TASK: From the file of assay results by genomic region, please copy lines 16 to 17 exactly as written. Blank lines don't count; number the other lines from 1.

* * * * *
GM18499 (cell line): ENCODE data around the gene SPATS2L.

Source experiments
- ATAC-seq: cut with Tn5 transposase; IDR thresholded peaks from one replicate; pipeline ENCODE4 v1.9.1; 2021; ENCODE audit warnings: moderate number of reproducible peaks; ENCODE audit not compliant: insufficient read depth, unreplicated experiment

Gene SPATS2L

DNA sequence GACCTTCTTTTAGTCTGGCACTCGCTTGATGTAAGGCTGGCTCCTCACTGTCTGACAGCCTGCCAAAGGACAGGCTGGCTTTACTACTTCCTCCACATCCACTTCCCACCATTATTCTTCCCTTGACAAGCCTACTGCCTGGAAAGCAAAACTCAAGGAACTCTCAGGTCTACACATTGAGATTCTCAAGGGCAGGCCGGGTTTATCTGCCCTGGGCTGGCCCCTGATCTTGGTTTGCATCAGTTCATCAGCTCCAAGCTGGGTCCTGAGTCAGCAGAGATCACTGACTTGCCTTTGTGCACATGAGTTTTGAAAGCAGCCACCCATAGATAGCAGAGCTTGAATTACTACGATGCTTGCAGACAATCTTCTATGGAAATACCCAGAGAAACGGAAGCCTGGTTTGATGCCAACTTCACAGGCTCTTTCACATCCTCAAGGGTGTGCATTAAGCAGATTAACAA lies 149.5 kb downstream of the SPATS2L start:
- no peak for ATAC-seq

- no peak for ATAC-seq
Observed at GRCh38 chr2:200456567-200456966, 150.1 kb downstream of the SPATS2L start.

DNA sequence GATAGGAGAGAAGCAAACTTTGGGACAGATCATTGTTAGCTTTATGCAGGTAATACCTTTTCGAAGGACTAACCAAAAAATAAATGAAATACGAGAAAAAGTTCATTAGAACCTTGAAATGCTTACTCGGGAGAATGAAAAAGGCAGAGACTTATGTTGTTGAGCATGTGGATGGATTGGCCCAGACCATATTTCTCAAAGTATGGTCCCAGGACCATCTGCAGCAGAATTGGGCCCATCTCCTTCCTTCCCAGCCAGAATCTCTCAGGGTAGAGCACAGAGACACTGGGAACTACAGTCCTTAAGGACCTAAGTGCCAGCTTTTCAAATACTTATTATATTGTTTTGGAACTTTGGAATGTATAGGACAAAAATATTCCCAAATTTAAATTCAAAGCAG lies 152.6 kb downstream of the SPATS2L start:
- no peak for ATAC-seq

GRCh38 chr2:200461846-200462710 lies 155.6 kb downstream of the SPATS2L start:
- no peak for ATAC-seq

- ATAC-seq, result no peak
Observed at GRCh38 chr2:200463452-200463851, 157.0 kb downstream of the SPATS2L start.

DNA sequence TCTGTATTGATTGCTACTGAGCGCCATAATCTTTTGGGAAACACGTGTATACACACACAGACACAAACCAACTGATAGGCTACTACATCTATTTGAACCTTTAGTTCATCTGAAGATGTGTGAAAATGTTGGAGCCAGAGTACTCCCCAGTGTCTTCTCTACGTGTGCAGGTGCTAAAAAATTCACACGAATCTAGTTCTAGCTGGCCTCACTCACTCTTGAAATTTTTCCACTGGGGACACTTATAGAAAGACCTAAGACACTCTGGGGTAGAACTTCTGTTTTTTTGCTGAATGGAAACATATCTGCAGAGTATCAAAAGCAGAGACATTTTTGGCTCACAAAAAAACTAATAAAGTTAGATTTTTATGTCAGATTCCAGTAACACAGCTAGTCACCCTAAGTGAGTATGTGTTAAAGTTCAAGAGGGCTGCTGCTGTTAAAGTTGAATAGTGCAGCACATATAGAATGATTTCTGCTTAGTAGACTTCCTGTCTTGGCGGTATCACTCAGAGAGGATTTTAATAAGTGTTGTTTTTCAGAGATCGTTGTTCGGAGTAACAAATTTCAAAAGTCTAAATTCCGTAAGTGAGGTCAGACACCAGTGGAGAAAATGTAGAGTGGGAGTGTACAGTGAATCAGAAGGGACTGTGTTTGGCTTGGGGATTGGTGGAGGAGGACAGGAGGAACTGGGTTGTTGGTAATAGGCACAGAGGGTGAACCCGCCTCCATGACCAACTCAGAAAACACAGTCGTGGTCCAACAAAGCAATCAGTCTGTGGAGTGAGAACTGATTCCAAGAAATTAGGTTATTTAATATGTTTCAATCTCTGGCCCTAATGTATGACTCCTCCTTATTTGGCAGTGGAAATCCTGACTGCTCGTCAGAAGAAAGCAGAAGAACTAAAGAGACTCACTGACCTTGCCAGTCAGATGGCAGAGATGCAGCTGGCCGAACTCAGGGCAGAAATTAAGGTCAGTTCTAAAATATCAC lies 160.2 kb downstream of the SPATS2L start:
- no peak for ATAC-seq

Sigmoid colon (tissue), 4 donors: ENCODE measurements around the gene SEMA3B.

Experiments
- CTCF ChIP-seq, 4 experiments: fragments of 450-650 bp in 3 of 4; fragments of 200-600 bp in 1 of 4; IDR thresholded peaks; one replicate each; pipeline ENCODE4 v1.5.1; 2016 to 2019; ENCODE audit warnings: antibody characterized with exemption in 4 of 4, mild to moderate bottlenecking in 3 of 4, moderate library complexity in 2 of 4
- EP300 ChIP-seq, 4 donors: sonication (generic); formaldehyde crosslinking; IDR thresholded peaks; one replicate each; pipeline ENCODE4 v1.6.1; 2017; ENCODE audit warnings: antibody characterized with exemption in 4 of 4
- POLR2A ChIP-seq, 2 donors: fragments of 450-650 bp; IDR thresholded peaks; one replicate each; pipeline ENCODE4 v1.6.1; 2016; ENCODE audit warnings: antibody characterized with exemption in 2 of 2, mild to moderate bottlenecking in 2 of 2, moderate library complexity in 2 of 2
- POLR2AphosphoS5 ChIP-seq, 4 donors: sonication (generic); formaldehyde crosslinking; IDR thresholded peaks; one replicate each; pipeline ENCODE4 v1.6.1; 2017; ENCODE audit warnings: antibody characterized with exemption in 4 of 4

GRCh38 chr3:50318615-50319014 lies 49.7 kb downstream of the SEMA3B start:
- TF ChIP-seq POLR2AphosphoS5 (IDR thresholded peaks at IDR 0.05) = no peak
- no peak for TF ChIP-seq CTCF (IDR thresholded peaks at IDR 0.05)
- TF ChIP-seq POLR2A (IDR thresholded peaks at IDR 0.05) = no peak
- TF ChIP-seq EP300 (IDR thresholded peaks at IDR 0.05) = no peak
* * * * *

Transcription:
- no peak for ATAC-seq

Sigmoid colon (tissue), 4 donors: ENCODE measurements around the gene SEMA3B.